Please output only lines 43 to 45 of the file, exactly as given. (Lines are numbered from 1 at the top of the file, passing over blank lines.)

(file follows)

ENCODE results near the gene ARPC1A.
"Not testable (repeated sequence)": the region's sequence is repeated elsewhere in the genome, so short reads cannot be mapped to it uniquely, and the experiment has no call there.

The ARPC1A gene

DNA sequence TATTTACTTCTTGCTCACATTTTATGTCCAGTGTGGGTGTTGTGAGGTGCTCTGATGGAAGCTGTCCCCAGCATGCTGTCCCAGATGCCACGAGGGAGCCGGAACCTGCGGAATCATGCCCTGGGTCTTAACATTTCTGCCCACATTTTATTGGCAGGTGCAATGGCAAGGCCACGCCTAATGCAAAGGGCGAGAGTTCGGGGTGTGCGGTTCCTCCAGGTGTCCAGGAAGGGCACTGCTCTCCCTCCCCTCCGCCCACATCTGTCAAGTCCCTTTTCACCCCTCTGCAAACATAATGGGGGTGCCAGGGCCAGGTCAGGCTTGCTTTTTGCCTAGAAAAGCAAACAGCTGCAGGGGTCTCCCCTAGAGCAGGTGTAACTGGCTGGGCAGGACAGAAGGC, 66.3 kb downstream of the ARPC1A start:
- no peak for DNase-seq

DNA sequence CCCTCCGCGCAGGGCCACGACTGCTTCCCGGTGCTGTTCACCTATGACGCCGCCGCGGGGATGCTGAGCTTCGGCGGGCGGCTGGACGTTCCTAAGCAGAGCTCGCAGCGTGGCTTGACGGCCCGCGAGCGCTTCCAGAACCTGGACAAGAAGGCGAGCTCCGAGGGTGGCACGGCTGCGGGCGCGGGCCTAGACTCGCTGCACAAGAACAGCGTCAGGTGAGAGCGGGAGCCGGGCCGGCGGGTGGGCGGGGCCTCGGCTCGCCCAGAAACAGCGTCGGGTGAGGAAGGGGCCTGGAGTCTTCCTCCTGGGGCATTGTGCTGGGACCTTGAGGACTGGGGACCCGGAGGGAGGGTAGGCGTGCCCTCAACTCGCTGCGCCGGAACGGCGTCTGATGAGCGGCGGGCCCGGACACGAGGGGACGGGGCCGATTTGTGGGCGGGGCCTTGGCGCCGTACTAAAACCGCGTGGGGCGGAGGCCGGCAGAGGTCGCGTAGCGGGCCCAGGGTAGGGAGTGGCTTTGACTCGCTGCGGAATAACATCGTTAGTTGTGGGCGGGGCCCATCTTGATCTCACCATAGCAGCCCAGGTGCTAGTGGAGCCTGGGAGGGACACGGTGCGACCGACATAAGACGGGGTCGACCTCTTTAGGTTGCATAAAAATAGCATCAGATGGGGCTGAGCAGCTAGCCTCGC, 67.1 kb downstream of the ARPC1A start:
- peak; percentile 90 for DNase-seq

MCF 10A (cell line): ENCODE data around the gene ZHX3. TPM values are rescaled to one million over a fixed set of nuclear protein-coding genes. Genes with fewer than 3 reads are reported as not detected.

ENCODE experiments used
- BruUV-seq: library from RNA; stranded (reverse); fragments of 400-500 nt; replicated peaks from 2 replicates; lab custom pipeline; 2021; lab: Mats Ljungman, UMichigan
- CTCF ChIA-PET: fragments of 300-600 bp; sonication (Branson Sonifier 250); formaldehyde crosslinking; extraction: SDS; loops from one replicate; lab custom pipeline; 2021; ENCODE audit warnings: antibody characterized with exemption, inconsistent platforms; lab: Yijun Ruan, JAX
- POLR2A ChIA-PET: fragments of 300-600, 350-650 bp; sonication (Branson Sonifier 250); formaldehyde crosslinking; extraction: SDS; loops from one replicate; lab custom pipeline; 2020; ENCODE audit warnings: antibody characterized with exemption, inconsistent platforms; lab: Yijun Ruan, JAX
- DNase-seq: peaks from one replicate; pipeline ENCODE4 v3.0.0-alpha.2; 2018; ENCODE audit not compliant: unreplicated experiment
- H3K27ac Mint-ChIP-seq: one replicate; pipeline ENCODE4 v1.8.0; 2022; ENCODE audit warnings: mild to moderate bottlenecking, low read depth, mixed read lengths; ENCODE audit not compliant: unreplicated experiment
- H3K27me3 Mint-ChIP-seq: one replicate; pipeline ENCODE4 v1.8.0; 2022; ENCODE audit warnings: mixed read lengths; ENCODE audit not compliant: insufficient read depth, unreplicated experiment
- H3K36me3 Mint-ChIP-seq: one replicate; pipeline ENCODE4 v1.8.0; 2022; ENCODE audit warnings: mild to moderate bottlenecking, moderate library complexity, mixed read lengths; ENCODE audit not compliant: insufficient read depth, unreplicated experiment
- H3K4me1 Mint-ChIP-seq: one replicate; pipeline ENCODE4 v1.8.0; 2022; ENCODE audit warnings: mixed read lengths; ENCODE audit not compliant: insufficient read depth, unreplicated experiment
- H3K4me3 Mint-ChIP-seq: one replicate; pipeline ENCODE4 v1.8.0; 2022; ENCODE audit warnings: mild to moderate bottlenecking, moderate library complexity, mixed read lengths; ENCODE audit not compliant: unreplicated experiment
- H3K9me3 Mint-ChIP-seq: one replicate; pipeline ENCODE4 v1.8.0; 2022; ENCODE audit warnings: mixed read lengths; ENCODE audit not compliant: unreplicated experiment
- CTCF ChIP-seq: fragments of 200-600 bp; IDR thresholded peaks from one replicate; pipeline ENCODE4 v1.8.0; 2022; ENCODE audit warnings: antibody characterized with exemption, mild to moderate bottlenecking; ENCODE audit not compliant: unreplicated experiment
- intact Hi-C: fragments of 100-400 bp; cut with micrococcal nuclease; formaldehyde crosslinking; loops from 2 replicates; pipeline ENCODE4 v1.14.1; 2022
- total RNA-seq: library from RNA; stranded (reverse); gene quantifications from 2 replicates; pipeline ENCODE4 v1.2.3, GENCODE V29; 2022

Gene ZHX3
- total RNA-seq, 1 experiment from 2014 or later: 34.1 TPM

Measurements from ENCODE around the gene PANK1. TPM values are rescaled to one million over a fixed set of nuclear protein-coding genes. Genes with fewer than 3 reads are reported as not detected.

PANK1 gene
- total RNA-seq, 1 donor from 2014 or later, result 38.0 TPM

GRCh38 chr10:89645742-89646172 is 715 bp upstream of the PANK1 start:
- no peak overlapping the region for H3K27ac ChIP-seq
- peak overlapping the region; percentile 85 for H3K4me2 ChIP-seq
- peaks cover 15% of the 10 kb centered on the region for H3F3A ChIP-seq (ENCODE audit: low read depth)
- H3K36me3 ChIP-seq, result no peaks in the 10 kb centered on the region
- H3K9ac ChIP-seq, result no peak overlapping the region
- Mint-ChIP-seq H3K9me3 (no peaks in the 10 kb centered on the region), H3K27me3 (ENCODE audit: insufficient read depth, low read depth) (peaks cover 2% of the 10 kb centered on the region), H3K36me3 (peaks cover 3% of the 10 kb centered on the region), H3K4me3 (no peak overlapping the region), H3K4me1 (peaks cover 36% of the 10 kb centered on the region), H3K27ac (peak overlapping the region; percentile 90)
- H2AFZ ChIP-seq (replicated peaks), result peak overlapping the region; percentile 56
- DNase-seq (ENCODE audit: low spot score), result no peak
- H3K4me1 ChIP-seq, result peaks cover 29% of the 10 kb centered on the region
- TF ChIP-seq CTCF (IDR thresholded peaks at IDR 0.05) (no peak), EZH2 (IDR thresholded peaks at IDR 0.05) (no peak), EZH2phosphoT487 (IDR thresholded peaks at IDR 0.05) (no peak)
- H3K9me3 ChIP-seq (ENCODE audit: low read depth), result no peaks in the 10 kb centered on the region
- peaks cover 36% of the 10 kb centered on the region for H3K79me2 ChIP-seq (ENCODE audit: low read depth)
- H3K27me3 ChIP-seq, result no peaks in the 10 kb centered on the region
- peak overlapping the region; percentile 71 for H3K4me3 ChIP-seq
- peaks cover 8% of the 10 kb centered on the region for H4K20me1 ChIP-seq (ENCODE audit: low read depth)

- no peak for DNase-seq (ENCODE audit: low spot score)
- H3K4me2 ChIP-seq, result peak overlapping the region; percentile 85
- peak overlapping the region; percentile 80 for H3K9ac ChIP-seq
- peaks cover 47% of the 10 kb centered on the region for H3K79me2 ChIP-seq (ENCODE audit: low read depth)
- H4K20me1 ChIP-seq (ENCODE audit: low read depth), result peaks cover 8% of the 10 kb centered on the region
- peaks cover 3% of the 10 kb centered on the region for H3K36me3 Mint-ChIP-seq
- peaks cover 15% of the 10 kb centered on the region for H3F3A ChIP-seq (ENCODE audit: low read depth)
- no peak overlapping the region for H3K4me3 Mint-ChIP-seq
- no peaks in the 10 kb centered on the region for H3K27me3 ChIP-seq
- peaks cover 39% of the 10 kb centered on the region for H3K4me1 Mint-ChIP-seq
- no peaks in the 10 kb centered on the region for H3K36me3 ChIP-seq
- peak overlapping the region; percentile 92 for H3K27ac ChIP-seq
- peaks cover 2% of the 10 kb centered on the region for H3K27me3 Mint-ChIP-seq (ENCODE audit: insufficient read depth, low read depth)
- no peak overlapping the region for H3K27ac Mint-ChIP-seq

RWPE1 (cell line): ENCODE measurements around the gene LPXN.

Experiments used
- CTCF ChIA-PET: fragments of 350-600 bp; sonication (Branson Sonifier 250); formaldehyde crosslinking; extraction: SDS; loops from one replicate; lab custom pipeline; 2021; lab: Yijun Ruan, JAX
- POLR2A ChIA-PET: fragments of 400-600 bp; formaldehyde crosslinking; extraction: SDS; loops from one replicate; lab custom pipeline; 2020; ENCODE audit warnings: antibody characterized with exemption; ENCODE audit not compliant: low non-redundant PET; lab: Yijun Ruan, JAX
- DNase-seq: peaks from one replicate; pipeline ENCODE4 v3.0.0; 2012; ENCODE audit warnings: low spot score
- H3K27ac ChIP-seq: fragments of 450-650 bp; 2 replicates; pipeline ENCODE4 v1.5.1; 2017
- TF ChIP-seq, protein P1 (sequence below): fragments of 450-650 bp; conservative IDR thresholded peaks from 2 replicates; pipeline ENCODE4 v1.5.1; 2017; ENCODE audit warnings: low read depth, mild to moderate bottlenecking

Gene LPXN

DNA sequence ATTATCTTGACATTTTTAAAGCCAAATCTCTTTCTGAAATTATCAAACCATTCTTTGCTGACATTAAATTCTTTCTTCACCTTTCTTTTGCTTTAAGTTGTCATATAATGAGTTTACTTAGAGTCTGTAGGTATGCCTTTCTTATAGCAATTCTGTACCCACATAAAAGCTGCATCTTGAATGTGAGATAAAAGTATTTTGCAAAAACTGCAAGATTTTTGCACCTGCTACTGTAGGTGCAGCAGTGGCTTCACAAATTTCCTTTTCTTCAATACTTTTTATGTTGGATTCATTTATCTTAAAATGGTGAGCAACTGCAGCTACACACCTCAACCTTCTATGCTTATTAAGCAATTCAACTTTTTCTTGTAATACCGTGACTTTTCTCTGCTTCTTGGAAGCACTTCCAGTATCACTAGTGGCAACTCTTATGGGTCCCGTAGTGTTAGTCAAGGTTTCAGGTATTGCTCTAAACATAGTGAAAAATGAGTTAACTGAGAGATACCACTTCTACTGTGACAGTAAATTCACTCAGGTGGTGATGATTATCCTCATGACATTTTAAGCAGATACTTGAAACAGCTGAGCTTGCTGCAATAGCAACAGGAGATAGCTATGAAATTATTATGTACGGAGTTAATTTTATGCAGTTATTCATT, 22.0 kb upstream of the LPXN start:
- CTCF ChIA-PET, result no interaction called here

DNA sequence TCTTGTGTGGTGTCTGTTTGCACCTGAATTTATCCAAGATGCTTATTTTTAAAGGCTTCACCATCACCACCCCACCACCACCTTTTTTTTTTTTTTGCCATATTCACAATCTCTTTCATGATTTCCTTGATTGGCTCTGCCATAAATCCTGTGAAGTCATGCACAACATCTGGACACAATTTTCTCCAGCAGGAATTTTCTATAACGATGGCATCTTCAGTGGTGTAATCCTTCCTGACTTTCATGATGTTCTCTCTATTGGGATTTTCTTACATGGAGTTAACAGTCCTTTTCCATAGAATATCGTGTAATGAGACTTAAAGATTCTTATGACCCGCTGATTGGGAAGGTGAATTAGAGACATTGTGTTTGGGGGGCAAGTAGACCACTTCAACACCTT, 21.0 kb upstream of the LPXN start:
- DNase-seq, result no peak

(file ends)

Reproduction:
- peaks cover 8% of the 10 kb centered on the region for H4K20me1 ChIP-seq (ENCODE audit: low read depth)

- no peak for DNase-seq (ENCODE audit: low spot score)
- H3K4me2 ChIP-seq, result peak overlapping the region; percentile 85